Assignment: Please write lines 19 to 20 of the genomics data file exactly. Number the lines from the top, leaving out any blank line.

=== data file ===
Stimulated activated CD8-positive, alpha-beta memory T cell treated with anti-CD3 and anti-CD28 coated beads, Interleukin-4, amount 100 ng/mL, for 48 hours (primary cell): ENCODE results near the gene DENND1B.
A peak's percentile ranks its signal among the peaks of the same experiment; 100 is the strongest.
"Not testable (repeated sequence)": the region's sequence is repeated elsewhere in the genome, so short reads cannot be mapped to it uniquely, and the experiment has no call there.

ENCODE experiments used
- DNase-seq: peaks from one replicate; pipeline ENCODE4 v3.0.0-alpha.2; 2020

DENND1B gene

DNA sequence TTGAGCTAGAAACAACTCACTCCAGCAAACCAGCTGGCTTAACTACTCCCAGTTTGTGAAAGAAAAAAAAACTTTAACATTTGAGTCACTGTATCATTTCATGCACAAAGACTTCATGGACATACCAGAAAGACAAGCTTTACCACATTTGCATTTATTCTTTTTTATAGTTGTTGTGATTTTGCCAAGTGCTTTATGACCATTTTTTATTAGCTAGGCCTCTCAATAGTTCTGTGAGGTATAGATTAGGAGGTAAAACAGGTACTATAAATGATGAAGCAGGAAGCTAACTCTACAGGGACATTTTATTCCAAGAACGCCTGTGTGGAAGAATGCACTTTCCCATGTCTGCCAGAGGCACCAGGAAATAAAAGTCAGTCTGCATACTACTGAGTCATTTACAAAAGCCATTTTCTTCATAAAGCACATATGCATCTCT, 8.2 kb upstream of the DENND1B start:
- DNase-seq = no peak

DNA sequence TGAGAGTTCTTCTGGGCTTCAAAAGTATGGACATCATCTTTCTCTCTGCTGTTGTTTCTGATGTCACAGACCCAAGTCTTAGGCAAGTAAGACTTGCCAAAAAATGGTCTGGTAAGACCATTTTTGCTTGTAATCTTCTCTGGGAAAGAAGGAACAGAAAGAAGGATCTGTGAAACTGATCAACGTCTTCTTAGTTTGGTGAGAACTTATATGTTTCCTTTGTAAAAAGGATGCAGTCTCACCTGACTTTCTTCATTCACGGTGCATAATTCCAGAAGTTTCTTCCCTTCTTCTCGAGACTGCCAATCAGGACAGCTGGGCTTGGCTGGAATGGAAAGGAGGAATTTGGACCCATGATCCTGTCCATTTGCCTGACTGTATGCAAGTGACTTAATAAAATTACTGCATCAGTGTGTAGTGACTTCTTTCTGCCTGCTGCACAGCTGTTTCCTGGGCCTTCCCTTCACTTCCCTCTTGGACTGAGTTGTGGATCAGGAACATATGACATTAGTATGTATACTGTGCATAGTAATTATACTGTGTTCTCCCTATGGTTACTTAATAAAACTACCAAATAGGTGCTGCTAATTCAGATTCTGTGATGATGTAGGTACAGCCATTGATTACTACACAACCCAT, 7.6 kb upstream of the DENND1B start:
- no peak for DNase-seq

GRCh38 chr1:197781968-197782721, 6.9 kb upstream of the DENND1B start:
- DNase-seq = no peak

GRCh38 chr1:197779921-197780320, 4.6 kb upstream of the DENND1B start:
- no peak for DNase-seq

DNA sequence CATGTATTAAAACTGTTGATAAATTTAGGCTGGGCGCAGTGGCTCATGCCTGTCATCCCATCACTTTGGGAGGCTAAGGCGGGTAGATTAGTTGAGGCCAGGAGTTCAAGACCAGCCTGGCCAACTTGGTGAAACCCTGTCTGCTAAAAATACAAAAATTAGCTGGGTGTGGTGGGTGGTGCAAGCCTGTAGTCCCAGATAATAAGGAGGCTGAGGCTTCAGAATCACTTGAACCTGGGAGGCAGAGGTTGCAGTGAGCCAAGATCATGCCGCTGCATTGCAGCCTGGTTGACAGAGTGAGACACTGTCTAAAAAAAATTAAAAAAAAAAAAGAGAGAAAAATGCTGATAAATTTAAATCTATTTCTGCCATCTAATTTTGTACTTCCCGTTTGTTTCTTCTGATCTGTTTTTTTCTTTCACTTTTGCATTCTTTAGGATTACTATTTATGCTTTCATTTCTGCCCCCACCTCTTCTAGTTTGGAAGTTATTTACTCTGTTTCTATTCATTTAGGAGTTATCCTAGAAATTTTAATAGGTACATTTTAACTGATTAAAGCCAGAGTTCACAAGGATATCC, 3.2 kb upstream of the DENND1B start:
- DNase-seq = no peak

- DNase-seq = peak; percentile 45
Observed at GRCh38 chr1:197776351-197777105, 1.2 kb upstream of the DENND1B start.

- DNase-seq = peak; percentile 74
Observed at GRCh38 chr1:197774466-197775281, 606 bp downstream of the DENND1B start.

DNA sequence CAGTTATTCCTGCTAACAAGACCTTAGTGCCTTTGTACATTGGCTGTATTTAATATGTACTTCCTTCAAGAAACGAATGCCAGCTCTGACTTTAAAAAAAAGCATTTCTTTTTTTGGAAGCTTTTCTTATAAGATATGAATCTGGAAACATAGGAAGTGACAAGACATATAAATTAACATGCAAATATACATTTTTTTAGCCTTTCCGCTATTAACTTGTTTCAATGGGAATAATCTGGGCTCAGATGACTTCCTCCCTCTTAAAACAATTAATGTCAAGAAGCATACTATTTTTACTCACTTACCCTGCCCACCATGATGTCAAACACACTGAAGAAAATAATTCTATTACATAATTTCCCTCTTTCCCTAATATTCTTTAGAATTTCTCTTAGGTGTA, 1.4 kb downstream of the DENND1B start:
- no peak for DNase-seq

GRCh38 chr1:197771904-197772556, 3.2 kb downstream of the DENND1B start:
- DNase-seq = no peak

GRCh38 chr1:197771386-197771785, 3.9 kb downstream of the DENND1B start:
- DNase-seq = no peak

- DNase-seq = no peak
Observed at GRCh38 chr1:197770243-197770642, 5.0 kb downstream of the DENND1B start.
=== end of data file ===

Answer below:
- DNase-seq = peak; percentile 74
Observed at GRCh38 chr1:197774466-197775281, 606 bp downstream of the DENND1B start.